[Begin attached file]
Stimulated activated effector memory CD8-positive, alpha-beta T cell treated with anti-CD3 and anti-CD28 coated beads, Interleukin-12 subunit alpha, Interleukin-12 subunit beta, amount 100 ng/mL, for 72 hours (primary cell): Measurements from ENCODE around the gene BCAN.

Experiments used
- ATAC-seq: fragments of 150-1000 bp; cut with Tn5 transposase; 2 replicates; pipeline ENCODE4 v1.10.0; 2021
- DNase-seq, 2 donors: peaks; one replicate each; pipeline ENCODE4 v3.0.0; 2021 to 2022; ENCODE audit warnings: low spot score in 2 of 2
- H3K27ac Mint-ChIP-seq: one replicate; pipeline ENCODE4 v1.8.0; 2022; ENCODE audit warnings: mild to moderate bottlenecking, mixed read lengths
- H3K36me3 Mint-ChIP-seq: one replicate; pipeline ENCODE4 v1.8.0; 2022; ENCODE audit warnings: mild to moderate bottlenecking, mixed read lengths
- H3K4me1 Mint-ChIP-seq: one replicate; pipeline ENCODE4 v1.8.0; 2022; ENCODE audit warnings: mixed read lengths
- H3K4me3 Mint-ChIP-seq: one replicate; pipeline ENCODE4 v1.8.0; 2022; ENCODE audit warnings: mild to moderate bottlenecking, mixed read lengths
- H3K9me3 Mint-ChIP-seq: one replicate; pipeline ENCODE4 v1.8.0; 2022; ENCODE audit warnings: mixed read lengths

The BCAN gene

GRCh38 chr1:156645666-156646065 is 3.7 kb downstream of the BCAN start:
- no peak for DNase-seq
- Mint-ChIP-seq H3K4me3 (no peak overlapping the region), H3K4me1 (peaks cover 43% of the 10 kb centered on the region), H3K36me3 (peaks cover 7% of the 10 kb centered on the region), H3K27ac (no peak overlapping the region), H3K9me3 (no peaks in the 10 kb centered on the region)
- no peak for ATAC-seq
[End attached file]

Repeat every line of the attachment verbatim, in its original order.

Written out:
Stimulated activated effector memory CD8-positive, alpha-beta T cell treated with anti-CD3 and anti-CD28 coated beads, Interleukin-12 subunit alpha, Interleukin-12 subunit beta, amount 100 ng/mL, for 72 hours (primary cell): Measurements from ENCODE around the gene BCAN.

Experiments used
- ATAC-seq: fragments of 150-1000 bp; cut with Tn5 transposase; 2 replicates; pipeline ENCODE4 v1.10.0; 2021
- DNase-seq, 2 donors: peaks; one replicate each; pipeline ENCODE4 v3.0.0; 2021 to 2022; ENCODE audit warnings: low spot score in 2 of 2
- H3K27ac Mint-ChIP-seq: one replicate; pipeline ENCODE4 v1.8.0; 2022; ENCODE audit warnings: mild to moderate bottlenecking, mixed read lengths
- H3K36me3 Mint-ChIP-seq: one replicate; pipeline ENCODE4 v1.8.0; 2022; ENCODE audit warnings: mild to moderate bottlenecking, mixed read lengths
- H3K4me1 Mint-ChIP-seq: one replicate; pipeline ENCODE4 v1.8.0; 2022; ENCODE audit warnings: mixed read lengths
- H3K4me3 Mint-ChIP-seq: one replicate; pipeline ENCODE4 v1.8.0; 2022; ENCODE audit warnings: mild to moderate bottlenecking, mixed read lengths
- H3K9me3 Mint-ChIP-seq: one replicate; pipeline ENCODE4 v1.8.0; 2022; ENCODE audit warnings: mixed read lengths

The BCAN gene

GRCh38 chr1:156645666-156646065 is 3.7 kb downstream of the BCAN start:
- no peak for DNase-seq
- Mint-ChIP-seq H3K4me3 (no peak overlapping the region), H3K4me1 (peaks cover 43% of the 10 kb centered on the region), H3K36me3 (peaks cover 7% of the 10 kb centered on the region), H3K27ac (no peak overlapping the region), H3K9me3 (no peaks in the 10 kb centered on the region)
- no peak for ATAC-seq